Extractive companies face complex human rights risks. They are often confronted with dilemmas rather than clean-cut solutions when it comes to respecting human rights, particularly in emerging markets.

Large extractive companies tend to operate in many different locations, with the differing socio-economic and political circumstances of each increasing the complexity. By sharing expertise and pooling resources, collaborative action allows investors tobetter understand the complex human rights situations across markets. In turn, they can engage companies more effectively by sharing tasks according to shareholdings, expertise and location. Furthermore, collaborative action enables investors to reach more companies and speak with one voice. This is particularly relevant given the quickly evolving landscape of soft law regarding human rights, and the increasing, and often very different, expectations from various stakeholders towards companies.

Why engage now?

Until the 1990s few companies recognised their human rights responsibilities. As a survey by The Economist Intelligence Unit highlights, this has changed dramatically. The group’s survey of more than 800 senior corporate executives found that most companies now recognise both that their operations have an impact on human rights and that their responsibilities towards human rights go beyond abiding by local laws. This acknowledgement from the corporate community offers a significant opportunity for investors to promote meaningful change.

Signatories of the Principles for Responsible Investment identified human rights and community relations as one of the areas of strongest interest for collaborative investor engagement. Furthermore, they decided that the engagement should focus on the extractive sector and reference the UN Guiding Principles.

In 2014, a steering committee of nine global investors was selected to include a broad mix of knowledge, and strong asset owner and regional representation (the “PRI Investor Steering Committee on Human Rights” or “steering committee”). Members have combined assets under management of US$ 1.5 trillion and include Aviva Investors, British Colombia Investment Management Corporation, Calvert Investments, Canada Pension Plan Investment Board, Government Employees Pension Fund of South Africa, Mirova, NEI Investments, PGGM Investments and Standard Life Investments.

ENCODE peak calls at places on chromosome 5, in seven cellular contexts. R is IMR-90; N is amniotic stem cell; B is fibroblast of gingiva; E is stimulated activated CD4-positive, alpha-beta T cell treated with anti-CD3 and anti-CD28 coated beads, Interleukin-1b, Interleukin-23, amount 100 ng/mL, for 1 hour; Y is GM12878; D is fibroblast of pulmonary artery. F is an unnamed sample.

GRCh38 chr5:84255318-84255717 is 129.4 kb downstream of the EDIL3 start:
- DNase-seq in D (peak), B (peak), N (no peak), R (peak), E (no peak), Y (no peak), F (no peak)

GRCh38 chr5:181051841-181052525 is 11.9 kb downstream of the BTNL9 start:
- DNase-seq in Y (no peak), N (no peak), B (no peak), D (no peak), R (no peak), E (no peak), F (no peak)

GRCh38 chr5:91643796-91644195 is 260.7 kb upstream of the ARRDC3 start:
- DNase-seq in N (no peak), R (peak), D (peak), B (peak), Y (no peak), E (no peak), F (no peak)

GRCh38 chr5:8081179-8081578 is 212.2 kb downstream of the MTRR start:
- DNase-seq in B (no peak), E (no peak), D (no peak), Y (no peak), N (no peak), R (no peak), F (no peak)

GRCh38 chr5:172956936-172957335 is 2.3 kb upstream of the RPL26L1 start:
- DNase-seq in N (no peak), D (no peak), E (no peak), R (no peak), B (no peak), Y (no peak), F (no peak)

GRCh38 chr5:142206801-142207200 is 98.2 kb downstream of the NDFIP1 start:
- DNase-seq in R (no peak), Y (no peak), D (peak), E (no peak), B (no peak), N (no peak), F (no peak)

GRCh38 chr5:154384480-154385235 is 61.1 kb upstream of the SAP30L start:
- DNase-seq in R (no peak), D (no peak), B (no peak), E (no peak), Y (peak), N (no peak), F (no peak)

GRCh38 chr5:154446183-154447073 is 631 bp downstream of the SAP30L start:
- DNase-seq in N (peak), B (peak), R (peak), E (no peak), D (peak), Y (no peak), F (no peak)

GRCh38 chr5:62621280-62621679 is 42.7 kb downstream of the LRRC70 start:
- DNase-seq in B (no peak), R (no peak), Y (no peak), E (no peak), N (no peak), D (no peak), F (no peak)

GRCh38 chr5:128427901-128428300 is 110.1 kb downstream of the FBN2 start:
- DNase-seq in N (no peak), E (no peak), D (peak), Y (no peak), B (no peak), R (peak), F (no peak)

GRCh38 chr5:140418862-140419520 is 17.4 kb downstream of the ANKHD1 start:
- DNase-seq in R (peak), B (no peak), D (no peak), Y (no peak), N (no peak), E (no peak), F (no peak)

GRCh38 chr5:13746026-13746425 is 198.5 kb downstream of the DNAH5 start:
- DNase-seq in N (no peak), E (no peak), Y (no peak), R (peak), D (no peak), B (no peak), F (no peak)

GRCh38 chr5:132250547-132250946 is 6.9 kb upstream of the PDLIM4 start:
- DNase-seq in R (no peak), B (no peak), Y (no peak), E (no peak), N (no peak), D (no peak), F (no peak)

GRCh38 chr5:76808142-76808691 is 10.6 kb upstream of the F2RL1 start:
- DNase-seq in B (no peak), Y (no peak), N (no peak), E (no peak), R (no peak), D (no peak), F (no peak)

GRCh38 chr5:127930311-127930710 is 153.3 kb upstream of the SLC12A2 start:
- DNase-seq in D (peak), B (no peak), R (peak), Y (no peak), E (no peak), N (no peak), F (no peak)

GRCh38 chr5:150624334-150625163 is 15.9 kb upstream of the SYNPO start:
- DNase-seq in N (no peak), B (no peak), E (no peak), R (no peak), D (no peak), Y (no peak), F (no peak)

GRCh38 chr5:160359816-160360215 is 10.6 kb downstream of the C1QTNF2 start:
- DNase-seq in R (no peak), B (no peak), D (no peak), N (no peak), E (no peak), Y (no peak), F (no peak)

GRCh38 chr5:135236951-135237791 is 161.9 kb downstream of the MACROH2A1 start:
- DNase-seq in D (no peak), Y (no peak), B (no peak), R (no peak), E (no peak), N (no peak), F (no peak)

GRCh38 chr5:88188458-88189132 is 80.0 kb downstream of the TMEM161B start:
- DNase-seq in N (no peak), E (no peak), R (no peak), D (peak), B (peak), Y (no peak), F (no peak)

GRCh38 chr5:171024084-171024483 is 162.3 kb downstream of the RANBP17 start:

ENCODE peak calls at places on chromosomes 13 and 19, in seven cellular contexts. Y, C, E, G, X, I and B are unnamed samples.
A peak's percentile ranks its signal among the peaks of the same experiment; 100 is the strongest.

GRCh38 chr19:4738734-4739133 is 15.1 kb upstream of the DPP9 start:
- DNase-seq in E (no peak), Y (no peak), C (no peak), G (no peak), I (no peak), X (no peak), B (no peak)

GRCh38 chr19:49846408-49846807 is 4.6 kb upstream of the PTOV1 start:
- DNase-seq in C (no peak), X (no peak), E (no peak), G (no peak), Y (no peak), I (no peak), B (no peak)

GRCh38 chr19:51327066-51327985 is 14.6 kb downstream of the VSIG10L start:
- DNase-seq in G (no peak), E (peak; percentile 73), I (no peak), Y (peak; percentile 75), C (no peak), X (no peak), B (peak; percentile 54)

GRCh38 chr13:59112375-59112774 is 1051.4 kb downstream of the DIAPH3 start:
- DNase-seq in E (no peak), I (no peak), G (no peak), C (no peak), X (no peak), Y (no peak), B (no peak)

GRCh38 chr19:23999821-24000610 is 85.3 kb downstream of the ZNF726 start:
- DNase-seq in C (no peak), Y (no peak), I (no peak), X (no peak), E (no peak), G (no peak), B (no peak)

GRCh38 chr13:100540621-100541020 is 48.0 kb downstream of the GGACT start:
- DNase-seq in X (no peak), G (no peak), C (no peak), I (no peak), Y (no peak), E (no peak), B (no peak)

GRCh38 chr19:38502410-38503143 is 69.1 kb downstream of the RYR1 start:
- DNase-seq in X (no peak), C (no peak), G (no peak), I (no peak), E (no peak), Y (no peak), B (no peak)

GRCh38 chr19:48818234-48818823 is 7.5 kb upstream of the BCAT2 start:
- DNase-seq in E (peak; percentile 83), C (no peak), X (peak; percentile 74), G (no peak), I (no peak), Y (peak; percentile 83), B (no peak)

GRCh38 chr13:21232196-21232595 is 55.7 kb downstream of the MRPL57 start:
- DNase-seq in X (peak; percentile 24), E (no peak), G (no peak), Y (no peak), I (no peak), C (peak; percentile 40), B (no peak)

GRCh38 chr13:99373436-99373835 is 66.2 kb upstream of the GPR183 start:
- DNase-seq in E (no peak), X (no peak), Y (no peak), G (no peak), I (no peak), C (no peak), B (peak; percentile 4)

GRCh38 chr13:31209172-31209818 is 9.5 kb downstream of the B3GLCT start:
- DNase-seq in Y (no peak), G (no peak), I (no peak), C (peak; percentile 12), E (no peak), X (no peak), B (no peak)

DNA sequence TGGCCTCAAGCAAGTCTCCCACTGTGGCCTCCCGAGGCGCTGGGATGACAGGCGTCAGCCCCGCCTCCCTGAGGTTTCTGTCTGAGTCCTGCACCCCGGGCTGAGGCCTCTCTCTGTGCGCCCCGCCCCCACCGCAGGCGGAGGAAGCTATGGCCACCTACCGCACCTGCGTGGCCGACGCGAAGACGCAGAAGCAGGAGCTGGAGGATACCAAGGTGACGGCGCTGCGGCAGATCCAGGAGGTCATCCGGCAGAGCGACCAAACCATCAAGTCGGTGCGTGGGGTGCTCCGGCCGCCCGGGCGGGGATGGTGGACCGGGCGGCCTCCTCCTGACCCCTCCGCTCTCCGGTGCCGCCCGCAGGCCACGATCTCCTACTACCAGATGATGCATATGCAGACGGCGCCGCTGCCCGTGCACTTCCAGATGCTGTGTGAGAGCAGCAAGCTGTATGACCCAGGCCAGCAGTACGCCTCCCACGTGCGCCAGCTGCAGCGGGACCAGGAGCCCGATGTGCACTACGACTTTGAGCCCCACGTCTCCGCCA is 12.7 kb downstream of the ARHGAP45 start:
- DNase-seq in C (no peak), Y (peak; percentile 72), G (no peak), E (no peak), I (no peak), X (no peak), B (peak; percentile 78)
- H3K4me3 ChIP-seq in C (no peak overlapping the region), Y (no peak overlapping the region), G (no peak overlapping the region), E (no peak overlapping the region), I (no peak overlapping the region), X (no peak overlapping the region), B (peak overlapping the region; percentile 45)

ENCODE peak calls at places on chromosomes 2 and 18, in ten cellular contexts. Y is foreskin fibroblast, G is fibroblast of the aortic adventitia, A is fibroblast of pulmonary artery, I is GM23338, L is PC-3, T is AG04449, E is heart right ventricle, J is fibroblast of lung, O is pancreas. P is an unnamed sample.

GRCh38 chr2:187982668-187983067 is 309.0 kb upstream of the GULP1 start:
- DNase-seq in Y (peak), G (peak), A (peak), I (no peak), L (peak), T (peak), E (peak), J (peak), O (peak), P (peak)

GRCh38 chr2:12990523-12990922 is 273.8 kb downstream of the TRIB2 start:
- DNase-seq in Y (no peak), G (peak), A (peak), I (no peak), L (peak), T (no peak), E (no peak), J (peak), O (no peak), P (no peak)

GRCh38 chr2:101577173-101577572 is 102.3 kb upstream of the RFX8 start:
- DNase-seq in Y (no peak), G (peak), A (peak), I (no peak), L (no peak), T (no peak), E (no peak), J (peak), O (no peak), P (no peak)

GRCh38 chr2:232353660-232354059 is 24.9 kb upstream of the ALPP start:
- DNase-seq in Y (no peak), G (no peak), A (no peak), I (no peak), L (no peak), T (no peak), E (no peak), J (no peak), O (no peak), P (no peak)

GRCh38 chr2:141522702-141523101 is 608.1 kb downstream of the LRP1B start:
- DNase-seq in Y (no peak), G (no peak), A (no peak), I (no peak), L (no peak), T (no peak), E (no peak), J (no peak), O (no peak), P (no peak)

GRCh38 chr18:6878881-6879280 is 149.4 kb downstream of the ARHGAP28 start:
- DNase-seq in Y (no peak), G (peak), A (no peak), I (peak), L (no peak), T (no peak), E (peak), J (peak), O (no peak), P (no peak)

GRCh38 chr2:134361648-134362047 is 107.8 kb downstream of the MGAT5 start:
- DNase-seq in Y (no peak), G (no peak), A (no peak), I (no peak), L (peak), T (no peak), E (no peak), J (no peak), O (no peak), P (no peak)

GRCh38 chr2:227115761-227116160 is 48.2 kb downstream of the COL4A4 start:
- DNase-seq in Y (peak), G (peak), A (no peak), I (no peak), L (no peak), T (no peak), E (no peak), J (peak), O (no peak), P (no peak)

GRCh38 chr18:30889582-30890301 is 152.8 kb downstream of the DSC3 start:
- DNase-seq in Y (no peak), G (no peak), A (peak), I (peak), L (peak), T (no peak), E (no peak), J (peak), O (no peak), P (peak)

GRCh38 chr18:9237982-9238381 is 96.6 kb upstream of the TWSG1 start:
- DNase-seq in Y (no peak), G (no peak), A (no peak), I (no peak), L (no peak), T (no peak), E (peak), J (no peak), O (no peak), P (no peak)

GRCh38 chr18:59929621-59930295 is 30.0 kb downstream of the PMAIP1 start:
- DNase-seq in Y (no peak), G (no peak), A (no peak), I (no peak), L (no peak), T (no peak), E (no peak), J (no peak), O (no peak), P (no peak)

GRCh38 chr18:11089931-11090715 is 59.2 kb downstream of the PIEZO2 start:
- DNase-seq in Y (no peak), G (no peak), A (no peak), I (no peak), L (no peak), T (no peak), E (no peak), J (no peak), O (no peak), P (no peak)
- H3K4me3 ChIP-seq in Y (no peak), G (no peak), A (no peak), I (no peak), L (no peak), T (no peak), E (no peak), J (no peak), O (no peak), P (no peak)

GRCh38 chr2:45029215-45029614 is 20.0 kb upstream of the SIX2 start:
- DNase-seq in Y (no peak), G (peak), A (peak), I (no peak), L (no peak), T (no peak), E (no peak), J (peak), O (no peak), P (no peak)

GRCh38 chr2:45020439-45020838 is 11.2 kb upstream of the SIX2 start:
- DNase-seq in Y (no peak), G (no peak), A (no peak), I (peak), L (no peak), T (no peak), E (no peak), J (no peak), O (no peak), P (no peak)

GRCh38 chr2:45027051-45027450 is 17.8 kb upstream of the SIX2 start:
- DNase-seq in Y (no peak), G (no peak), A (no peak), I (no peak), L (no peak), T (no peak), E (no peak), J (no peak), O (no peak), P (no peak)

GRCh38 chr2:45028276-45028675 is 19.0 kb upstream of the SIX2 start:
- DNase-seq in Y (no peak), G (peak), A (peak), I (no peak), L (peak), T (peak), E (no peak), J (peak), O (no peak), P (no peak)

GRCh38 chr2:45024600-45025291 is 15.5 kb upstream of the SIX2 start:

In order to leverage and build on existing work, the steering committee engaged with Shift15 and the global industry associations, the International Council on Mining & Metals (ICMM) and IPIECA, the global oil and gas industry association for environmental and social issues. In addition, steering committee members participated in the consultation that led to the development of the UN Guiding Principles Reporting Framework, and in order to develop the collaborative engagement programme, they held investor-company roundtables with 12 extractive companies in London (UK) and Toronto (Canada). The roundtables provided an opportunity for the investor group to explore best practice with regards to implementing the UN Guiding Principles, implementation challenges, and meaningful ways to report. The results from these discussions, written feedback from some of the participating companies, and the research16 of public reporting by 50 large global extractives were used to inform the engagement approach of the group and are summarised below.

Starting in September 2015, a broader group of PRI signatories will start to collectively engage extractive companies on human rights. Appendices 1 and 3 include engagement questions, case studies and resources, which signatories may use when engaging with extractive companies.

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    Human rights in the extractive industry

    July 2015

Human rights and the extractive industry: why engage, who to engage, how to engage